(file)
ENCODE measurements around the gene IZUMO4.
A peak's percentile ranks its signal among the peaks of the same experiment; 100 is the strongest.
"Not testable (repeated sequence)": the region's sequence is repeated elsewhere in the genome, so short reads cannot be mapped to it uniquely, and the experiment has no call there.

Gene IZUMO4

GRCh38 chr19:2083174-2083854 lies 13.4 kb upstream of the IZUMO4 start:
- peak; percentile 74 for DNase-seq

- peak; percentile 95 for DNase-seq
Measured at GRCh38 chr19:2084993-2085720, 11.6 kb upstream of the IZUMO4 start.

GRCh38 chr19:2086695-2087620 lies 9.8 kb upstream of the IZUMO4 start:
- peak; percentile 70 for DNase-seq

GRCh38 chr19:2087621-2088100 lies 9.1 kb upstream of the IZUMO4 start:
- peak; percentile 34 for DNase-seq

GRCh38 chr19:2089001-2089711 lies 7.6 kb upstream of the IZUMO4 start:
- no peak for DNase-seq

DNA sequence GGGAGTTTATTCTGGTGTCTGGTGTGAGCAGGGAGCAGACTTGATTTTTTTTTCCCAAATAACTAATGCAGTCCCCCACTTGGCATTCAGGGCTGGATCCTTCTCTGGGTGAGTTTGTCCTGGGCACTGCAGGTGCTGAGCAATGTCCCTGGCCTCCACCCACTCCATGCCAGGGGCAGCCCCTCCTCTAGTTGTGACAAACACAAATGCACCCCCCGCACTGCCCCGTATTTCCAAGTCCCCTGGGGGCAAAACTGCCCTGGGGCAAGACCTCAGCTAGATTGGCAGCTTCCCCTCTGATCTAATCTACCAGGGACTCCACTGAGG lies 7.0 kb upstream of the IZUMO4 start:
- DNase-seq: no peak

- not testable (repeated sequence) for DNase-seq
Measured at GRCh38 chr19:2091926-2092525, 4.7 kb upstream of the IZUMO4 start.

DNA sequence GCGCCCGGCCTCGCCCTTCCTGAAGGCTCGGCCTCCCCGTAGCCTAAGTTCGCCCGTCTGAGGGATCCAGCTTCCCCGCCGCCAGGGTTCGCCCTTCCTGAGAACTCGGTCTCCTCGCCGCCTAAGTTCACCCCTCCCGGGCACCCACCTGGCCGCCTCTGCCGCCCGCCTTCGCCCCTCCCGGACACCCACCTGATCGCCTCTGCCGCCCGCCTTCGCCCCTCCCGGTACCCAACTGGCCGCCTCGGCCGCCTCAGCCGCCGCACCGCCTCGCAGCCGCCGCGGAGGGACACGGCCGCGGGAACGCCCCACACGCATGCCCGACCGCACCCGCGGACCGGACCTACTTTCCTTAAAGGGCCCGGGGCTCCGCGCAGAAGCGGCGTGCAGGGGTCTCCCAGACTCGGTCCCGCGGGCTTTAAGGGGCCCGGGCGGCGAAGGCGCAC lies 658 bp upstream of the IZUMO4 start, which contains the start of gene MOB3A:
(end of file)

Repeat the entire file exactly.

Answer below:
ENCODE measurements around the gene IZUMO4.
A peak's percentile ranks its signal among the peaks of the same experiment; 100 is the strongest.
"Not testable (repeated sequence)": the region's sequence is repeated elsewhere in the genome, so short reads cannot be mapped to it uniquely, and the experiment has no call there.

Gene IZUMO4

GRCh38 chr19:2083174-2083854 lies 13.4 kb upstream of the IZUMO4 start:
- peak; percentile 74 for DNase-seq

- peak; percentile 95 for DNase-seq
Measured at GRCh38 chr19:2084993-2085720, 11.6 kb upstream of the IZUMO4 start.

GRCh38 chr19:2086695-2087620 lies 9.8 kb upstream of the IZUMO4 start:
- peak; percentile 70 for DNase-seq

GRCh38 chr19:2087621-2088100 lies 9.1 kb upstream of the IZUMO4 start:
- peak; percentile 34 for DNase-seq

GRCh38 chr19:2089001-2089711 lies 7.6 kb upstream of the IZUMO4 start:
- no peak for DNase-seq

DNA sequence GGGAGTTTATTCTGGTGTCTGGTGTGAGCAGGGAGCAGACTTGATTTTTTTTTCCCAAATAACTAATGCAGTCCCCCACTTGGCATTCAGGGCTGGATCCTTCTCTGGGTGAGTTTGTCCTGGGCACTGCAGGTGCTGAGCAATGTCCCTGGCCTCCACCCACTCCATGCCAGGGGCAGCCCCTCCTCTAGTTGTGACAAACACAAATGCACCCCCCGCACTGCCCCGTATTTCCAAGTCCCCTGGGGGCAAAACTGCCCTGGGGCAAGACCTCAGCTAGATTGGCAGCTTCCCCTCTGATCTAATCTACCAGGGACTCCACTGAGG lies 7.0 kb upstream of the IZUMO4 start:
- DNase-seq: no peak

- not testable (repeated sequence) for DNase-seq
Measured at GRCh38 chr19:2091926-2092525, 4.7 kb upstream of the IZUMO4 start.

DNA sequence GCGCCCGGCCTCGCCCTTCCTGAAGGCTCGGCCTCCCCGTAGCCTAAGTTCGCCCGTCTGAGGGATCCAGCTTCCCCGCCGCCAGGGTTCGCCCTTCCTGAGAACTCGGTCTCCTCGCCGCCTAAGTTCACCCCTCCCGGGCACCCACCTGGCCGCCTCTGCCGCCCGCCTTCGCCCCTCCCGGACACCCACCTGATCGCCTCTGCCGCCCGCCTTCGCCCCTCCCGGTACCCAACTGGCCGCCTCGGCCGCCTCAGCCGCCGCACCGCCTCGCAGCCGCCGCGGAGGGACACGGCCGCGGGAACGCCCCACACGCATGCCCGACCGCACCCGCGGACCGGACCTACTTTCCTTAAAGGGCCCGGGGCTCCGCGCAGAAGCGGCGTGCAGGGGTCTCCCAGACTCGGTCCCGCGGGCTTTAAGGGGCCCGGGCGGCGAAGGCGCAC lies 658 bp upstream of the IZUMO4 start, which contains the start of gene MOB3A: